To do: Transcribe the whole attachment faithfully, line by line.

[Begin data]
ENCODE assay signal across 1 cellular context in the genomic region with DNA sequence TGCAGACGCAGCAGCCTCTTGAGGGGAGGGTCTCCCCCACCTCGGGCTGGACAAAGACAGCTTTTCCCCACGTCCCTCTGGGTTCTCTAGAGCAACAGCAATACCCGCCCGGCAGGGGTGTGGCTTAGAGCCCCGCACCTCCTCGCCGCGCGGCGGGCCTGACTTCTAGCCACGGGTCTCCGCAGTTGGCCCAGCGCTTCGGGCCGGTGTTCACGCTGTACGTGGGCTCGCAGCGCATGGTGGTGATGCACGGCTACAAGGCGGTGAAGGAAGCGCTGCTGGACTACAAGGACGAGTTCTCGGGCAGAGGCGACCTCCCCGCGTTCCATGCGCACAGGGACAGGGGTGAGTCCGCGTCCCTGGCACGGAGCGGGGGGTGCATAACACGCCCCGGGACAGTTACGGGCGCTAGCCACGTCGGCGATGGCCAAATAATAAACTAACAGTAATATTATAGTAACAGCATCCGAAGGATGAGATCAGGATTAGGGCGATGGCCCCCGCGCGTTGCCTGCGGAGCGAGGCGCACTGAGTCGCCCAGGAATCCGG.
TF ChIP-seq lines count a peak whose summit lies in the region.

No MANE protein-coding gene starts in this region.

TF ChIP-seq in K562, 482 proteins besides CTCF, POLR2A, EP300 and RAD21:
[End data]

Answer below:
ENCODE assay signal across 1 cellular context in the genomic region with DNA sequence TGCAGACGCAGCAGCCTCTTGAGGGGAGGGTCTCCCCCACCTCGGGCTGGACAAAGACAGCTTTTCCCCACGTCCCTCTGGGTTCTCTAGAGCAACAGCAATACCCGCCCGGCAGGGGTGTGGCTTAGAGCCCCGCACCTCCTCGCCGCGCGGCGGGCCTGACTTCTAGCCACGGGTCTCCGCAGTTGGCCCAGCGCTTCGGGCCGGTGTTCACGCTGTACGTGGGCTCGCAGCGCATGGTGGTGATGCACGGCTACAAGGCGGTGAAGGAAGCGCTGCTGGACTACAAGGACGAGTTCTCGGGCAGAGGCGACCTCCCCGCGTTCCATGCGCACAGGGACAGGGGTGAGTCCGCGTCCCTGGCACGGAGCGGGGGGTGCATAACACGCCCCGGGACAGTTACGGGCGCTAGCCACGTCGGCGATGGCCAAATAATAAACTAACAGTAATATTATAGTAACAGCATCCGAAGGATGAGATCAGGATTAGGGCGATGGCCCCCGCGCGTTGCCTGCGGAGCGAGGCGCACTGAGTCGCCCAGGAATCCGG.
TF ChIP-seq lines count a peak whose summit lies in the region.

No MANE protein-coding gene starts in this region.

TF ChIP-seq in K562, 482 proteins besides CTCF, POLR2A, EP300 and RAD21: